Hey, what’s going on out there?

In January, stocks all over the world tumbled – led by the whopping 7 percent decline in Japan.

That’s obviously bad news for investors overseas, but should Americans care?

Yes, for lots of reasons.

Most importantly: Many Americans own foreign stocks, either directly or through mutual funds.

Lipper Inc., the fund-tracking company, says, for example, that as of Dec. 31, U.S. mutual funds that owned foreign stocks had nearly $900 billion in holdings – about 20 percent of all stock-fund assets.

Secondly, stock markets that were once isolated in individual countries are now interconnected – so what happens to one can affect another half a world away.

Part of the explanation is the globalization of all kinds of markets – many companies based in one country do business in others.

Also, fast communication and computers make it easy for investors in London or New York to react to news affecting markets in Tokyo, Seoul or Beijing. So U.S. stocks sometimes move up or down in sympathy with foreign ones.

It’s become easy for investors to play in foreign markets through mutual funds, exchange-traded funds, American Depositary Receipts – a kind of stand-in for a foreign stock on a U.S. exchange – and through options and other derivatives based on things such as currency and interest-rate movements.

While the fortunes of a lone foreign stock shouldn’t affect people who don’t own it, investors can be emotional. So it doesn’t seem surprising that Japanese investors would react badly to news that a hot Internet company in Japan, Livedoor, may have padded its results.

Also, Japanese stocks rose about 40 percent last year, so there must be many investors who prefer locking in profits by selling to waiting around for the scandal to unfold. Livedoor just gave them an excuse.

But why would investors in other countries start bailing out of stocks that have nothing to do with Japan?

Because jitters are infectious, and an investor whose Japanese holdings take a dive might turn conservative and dump some U.S. or British holdings he sees as too risky. Even the most level-headed investor is prone to worry that share prices around the world would fall if all the dummies out there start selling. Sometimes the option is to run with the mob or get trampled.

Small investors, then, should take recent events as an object lesson: owning foreign stocks involves all the risks of owning American ones, and then some.

There’s the risk of unexpected events, as in the Livedoor case. There’s the risk of broad panic or bursting bubbles.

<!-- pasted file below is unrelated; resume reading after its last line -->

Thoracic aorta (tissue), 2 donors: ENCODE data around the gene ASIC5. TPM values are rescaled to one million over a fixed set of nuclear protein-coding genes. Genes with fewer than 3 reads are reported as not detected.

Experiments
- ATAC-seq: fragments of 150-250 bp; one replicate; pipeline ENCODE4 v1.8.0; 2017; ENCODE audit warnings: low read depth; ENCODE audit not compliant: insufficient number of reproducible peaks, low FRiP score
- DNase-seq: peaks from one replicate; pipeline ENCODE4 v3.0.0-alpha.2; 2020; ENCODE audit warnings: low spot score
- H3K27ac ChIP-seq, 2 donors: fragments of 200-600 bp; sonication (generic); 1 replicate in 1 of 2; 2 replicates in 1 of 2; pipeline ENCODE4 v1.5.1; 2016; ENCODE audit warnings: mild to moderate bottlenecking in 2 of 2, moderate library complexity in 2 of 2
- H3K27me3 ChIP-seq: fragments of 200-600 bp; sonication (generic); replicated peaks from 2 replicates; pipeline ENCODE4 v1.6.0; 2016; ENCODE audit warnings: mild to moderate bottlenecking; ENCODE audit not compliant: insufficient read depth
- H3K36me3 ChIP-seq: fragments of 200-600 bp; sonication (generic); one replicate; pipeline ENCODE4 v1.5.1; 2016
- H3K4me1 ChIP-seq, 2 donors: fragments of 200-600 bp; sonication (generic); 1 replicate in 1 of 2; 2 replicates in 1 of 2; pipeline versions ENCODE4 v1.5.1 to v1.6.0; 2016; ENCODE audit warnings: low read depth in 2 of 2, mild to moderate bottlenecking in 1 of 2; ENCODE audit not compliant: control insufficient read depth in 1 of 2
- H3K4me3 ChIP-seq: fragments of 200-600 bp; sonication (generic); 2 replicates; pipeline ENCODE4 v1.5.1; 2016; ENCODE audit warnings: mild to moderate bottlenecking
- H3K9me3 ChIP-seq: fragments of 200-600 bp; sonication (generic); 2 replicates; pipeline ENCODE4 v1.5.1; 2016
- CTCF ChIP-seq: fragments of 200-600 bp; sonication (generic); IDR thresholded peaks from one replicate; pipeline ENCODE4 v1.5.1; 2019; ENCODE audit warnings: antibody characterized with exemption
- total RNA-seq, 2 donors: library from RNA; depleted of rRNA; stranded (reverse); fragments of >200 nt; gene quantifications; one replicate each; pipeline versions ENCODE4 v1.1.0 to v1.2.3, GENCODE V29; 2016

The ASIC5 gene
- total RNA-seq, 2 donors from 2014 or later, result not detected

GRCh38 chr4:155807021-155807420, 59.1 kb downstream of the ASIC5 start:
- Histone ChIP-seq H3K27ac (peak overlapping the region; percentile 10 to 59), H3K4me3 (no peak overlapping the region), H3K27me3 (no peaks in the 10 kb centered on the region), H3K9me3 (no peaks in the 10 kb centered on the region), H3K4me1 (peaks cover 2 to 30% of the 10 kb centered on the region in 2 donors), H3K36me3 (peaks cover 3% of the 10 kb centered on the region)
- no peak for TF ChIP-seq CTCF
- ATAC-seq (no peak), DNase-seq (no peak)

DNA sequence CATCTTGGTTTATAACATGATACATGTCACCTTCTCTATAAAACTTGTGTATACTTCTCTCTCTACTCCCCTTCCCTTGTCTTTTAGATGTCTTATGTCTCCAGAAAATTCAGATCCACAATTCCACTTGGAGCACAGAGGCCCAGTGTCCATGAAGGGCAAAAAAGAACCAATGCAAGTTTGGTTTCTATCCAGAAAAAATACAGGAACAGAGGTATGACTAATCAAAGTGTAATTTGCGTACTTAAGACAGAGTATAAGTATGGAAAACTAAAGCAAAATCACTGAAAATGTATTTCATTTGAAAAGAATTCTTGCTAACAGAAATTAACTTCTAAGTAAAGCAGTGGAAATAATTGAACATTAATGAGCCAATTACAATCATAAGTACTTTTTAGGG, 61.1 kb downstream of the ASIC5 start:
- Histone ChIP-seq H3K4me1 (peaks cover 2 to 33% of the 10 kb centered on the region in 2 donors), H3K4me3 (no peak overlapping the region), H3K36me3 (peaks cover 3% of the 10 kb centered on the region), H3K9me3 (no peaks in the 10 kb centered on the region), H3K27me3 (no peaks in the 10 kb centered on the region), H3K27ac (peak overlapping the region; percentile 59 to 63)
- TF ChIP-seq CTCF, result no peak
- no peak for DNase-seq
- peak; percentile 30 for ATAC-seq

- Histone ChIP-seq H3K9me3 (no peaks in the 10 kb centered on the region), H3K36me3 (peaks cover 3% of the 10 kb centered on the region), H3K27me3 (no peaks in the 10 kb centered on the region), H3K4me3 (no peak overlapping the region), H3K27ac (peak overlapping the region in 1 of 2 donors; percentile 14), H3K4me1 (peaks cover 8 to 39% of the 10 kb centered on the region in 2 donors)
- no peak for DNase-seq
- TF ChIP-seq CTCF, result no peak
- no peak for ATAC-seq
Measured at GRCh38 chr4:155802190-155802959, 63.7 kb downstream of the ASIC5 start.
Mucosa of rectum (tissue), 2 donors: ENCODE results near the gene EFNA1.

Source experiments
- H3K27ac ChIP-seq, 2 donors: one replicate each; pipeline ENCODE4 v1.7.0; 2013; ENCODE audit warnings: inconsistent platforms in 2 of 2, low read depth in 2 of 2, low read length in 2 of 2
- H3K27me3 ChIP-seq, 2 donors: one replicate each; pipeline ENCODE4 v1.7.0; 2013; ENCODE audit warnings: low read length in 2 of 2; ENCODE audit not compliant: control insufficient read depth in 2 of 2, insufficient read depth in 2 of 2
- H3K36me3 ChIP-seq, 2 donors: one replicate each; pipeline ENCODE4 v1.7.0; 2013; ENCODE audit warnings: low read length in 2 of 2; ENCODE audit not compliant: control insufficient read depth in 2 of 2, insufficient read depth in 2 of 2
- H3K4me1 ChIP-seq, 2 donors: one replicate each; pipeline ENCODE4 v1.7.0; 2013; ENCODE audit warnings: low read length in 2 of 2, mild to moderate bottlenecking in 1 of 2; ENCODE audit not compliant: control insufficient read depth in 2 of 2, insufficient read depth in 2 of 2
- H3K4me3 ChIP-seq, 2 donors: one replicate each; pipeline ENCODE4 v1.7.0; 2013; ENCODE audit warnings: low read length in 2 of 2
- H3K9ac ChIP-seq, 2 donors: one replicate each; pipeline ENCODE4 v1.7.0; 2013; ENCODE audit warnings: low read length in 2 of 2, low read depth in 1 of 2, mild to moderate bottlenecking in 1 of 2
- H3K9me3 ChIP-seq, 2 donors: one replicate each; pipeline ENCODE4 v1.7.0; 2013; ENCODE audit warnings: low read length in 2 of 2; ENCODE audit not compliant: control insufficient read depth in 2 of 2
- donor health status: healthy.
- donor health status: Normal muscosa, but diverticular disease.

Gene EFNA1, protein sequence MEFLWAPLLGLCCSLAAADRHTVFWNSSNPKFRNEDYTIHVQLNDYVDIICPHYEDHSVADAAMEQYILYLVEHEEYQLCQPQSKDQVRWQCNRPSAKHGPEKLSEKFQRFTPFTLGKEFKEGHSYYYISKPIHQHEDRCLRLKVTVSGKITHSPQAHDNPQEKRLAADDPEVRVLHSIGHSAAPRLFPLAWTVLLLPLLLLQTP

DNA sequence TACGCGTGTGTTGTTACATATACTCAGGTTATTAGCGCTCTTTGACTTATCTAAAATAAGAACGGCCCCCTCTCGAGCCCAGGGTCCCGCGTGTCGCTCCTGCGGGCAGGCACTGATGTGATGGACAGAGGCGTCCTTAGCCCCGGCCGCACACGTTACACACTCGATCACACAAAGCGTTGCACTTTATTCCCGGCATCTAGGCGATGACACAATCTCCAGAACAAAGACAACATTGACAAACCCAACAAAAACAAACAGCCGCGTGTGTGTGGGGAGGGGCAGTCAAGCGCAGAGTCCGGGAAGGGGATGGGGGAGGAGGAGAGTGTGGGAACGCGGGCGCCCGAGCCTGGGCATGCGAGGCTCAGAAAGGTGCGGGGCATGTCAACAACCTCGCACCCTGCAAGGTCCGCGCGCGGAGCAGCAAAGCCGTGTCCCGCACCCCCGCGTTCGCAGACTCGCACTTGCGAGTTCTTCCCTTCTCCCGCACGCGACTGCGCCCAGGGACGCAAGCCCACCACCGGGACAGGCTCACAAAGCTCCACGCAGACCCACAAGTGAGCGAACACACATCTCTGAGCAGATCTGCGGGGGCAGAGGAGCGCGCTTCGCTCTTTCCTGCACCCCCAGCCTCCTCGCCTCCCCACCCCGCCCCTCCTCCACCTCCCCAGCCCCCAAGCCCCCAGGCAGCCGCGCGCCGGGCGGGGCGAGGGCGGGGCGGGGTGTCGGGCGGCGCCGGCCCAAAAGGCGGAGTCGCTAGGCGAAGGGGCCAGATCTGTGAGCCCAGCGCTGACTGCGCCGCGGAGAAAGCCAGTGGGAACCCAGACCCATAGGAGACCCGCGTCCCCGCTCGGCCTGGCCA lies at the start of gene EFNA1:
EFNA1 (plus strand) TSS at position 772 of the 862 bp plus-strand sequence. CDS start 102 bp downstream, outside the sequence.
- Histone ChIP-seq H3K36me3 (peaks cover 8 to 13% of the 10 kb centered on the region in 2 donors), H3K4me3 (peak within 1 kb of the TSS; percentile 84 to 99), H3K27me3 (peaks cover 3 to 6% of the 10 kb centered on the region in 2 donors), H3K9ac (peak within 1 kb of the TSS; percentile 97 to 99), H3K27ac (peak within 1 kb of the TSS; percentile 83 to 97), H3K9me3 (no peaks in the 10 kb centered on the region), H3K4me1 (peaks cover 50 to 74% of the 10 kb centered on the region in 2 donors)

On top of that, in many foreign markets, accounting and corporate-reporting rules may be more lax than ours. There may be corruption, political instability, war …

And there’s the endless shifting of currency exchange rates. It’s common for a winning investment to turn into a loser when foreign money is turned into dollars.

None of this means Americans should shun foreign stocks.

On the contrary, Standard & Poor’s investment newsletter, The Outlook, recommended that Americans keep 20 percent of their investment portfolios in foreign stocks, along with 45 percent in U.S. stocks, 20 percent in bonds and 15 percent in cash. Its foreign-stock recommendation is pretty typical.

But because of the many added difficulties of assessing foreign stocks, small investors should buy them through U.S.-based mutual funds, many of which have done quite well.

Lipper’s year-end figures, for instance, show that the average foreign stock fund returned nearly 18 percent in 2005 compared with 6.7 percent for the average diversified U.S. stock fund.

The standouts were Latin American funds, up 53.4 percent, Japanese funds, up 33.6 percent, and emerging-markets funds, which invest in less developed countries and were up 31.9 percent.

Over longer periods, foreign stock funds aren’t likely to outshine U.S. ones by as much as they did last year – foreign funds returned an annual average of 7.6 percent over the past decade, vs. 8.6 percent for the diversified U.S. funds, for example.

But there is something to be said for the view that many foreign economies have a lot more room to grow than the U.S. economy does. If so, there could be some terrific opportunities to get in on the ground floor.

Hunt for foreign stock funds on the Web site of Morningstar, the fund-tracking company, at www.morningstar.com.

Also, pick up a copy of “The Future for Investors” by Wharton finance Professor Jeremy J. Siegel. He argues that many foreign markets will continue to offer good returns, but he warns against jumping into ones that already have delivered stupendous gains.

Jeff Brown is a business columnist for The Philadelphia Inquirer. E-mail him at [email protected]


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